Flat-fee plan for course materials shared with senators

ISU Book Store assistant director Heather Dean updated the Faculty Senate on the next phase of immediate access course materials at the group's March 19 meeting.

The bookstore has provided immediate access materials since 2012, allowing students to receive access to digital-only required course materials on the first day of class at a lower cost. The effort has saved Iowa State students a total of $19 million, including more than $2.6 million this academic year, Dean said.

Beginning this fall semester, immediate access will be a digital-first, flat-fee subscription program where all course materials -- digital and print -- are included in one rate for undergraduate students. The materials are available on the first day of class in Canvas, ISU's learning management system. Some materials, like lab manuals and workbooks, will remain as print materials.

"Students receive all of their course materials for one low, flat rate," Dean said. "The overall goal is affordability for our students and ensuring they have access to their materials with a predictable price they can budget for."

The flat-rate cost per semester is $259 for fall and spring semesters and $69 for the winter and summer terms. Prices will be reviewed annually. Students can still opt out for a refund through the 10th day of classes and the bookstore will provide them a purchasing option.

Digital course materials are the preferred method for most students, with 97% using them, Dean said. Eighty-seven percent of course materials at ISU use immediate access.

Faculty still have the option to use physical textbooks and other materials, but digital is the default option unless specified, Dean said.

Responding to regents' diversity directives

As part of the process of implementing the state Board of Regents' 10 directives that resulted from its eight-month review of diversity, equity and inclusion (DEI) programs and offices at the three universities, the senate heard and approved two changes.

  1. Directive 6 instructs the regents universities to review "DEI-related general education categories and update category names to accurately reflect the array of options students may select from to satisfy these requirements and ensure a breadth of offerings."
    To comply, the academic affairs committee proposed renaming the U.S. diversity requirement category to "U.S. cultures and communities."
  2. Directive 4b states, "No employee, student, applicant, or campus visitor is compelled to disclose their pronouns."
    To bring awareness to the directive, senators approved a change to the required syllabus statement on free expression that adds two sentences: "No employee, student, applicant, or campus visitor is compelled to disclose their pronouns. Anyone may voluntarily disclose their own pronouns."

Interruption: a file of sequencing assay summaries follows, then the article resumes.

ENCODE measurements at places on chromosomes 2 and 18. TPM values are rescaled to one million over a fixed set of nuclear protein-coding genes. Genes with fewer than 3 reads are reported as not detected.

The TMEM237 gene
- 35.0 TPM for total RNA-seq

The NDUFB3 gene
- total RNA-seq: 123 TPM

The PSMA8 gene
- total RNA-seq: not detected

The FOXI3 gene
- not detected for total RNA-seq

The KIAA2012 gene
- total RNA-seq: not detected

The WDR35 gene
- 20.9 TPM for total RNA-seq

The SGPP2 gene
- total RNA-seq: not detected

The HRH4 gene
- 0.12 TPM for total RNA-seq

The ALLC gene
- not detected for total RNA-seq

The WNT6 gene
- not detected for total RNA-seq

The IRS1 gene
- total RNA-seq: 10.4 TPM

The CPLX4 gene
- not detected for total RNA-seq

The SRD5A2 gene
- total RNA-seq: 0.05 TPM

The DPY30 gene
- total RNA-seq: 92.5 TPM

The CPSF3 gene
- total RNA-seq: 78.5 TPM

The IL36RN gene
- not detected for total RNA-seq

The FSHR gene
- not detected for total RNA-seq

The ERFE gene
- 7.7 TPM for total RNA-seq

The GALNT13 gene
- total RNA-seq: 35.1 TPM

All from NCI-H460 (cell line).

Fast track for artificial intelligence minor

Senators approved an interdisciplinary undergraduate minor in applied artificial intelligence (AI) in the College of Liberal Arts and Sciences with two required courses, "Introduction to Applied AI" and "Ethical Design, Use and Impact of AI," and three elective courses. The minor -- open to all undergraduates -- focuses on AI literacy and emphasizes ethical considerations. The minor will help students gain employment in jobs that utilize AI. The senate voted to skip a second reading and approved the minor to ensure it could be marketed to prospective, incoming and current students and place ISU among frontrunners offering the minor.

Other business

  • Senators approved a name change for the bachelor's and minor in apparel, merchandising and design, to fashion design and merchandising. Fashion is the more common term for everything from student scholarships to trade organizations. The change is expected to help student recruitment.
  • The senate approved a resolution encouraging students to take part in the 2024 general election and faculty to not schedule exams or major assignments on Election Day, Nov. 5.
  • Sarah Davis, English, was elected a Faculty Senate representative to the athletics council.
  • Senators will vote next month on a proposed certificate in health care management from the management and entrepreneurship department. The 20-credit certificate is designed to help students transition from clinical to managerial roles where balancing finances, assessing programs and leading are important. The certificate would be available to all undergraduate students, and could especially benefit students majoring in the businesses, biology and pharmacology.